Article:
14×12 Nucs & Beekeeping Equipment For Sale

Source: http://www.talkingwithbees.com/14×12-nucs-beekeeping-equipment-for-sale

14×12 Nucs & Beekeeping Equipment For Sale

Location: Wotton-under-Edge, Gloucestershire, GL12, UK

Every beekeeper must get to the point when they realise they have too much equipment … or too many bees!  My wife has also got to this point and I need to make some room in the house and garage.

I find myself with a surplus of 2 nucs of bees (in 14 x 12 poly hives) and because I am moving away from honey extraction to honey sections this has also made some of my equi… Read More

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To stay up to date with the latest information in the beekeeping industry to can visit our beekeeping latest news. On the other hand if you are new to apiculture and desire to begin professional beekeeping today get a copy of our beekeeping for beginners ebook.

Beekeeping, like every other activity, has its dos and don’ts. Start beekeeping normally includes buying bees and the needed equipment. However, some individuals who are starting this hobby usually make several mistakes. It’s alright to make mistakes, which article can help new beekeepers avoid making exactly the same mistakes others have before.

Here are three blunders which every beekeeper should avert:

1. Not knowing the best time to begin a beekeeping company or hobby can end up being a calamity. It often leads to some lack of money and your bees. Since most bees expire during the wintertime winter is the worst possible time to begin. This would compel a beekeeper to buy a brand new batch of bees, which would cost more cash. Fall is another lousy time since you will find fewer blooms, hence a smaller quantity of honey harvested to begin beekeeping. The best time to start beekeeping is during summer, which will be the time of the year where there are lots of blooms that are blooming.

2. Buying used equipment and old books on beekeeping. This is a common mistake made by many beginning beekeepers. Purchasing used gear and old beekeeping novels is not a great idea, although it is understandable that one would want to save money as much as possible. First, used equipment can come with “inherited” difficulties. The extractor outlet might have a flow, or the uncapping knife might not be sharp enough to uncap all the wax in one go. This would certainly affect the quality of one’s honey, which isn’t an ideal situation particularly if a beekeeper is intending to commence a honey-selling company. Second, info that is aged can be provided by old novels on beekeeping. One might be stuck using the conventional approach when there are better and faster ways fabrication honey and to maintain beehives.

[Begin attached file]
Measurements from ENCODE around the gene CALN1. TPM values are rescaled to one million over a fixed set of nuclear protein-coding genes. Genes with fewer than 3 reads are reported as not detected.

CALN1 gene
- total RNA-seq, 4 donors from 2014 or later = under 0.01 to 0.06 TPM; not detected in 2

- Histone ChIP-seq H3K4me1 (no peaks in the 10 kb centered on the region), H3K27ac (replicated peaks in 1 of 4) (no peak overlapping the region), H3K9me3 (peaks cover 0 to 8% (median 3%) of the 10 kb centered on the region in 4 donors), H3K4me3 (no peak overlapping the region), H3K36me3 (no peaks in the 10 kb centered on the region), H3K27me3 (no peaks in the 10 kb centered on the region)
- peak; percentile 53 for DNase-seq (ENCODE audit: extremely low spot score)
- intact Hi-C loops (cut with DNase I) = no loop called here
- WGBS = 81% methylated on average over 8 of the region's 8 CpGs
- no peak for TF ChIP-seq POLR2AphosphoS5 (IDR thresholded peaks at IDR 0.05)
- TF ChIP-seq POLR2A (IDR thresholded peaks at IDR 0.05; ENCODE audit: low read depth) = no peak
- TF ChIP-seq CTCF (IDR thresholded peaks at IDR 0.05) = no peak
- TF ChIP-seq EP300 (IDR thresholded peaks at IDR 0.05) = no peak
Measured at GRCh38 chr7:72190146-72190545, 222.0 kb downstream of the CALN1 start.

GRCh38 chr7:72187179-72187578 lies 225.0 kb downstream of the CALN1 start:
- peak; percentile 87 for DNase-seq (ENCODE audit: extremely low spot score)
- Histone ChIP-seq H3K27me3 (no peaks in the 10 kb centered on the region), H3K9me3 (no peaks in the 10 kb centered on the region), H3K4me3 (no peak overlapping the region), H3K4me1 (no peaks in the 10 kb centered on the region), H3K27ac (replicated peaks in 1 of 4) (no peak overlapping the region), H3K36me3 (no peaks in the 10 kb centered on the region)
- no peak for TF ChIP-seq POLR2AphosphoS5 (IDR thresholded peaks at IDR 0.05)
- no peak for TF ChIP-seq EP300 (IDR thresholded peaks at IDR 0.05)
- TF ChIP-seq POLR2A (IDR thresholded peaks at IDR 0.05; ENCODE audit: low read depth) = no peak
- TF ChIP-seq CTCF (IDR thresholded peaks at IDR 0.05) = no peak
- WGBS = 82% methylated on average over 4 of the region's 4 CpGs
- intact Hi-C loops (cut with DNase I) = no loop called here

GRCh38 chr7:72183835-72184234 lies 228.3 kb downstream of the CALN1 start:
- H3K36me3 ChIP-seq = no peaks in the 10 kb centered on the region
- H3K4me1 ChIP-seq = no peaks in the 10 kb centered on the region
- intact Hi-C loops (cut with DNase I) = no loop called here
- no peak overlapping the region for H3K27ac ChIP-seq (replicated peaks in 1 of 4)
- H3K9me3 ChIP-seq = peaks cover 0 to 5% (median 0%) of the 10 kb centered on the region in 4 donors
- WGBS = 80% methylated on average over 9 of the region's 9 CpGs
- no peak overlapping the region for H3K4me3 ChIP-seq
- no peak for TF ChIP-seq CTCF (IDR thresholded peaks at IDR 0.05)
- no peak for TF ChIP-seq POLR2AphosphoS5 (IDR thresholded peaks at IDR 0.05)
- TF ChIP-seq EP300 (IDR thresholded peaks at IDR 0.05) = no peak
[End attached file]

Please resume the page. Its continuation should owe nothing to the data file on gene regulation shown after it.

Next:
3. Refraining from buying protective gear. Think about this. He/she will come out as a pincushion with all the bee stingers stuck to their body, if one doesn’t wear protective equipment when handling the hives and amassing the honeycombs. Protective gear is not cheap, yes, but it is going to help beekeepers prevent spending medical bills from all the bee stings.

These three mistakes have been presented here to help future beekeepers avert them. Before getting started beekeeping, it’s a good idea to consult a professional beekeeper. If buying a certain thing looks overly pricey, constantly consider the end cost ( in case that they don’t purchase this item now, will it cost them more later on?). Finally, it’s up to the individual to decide the best strategy.

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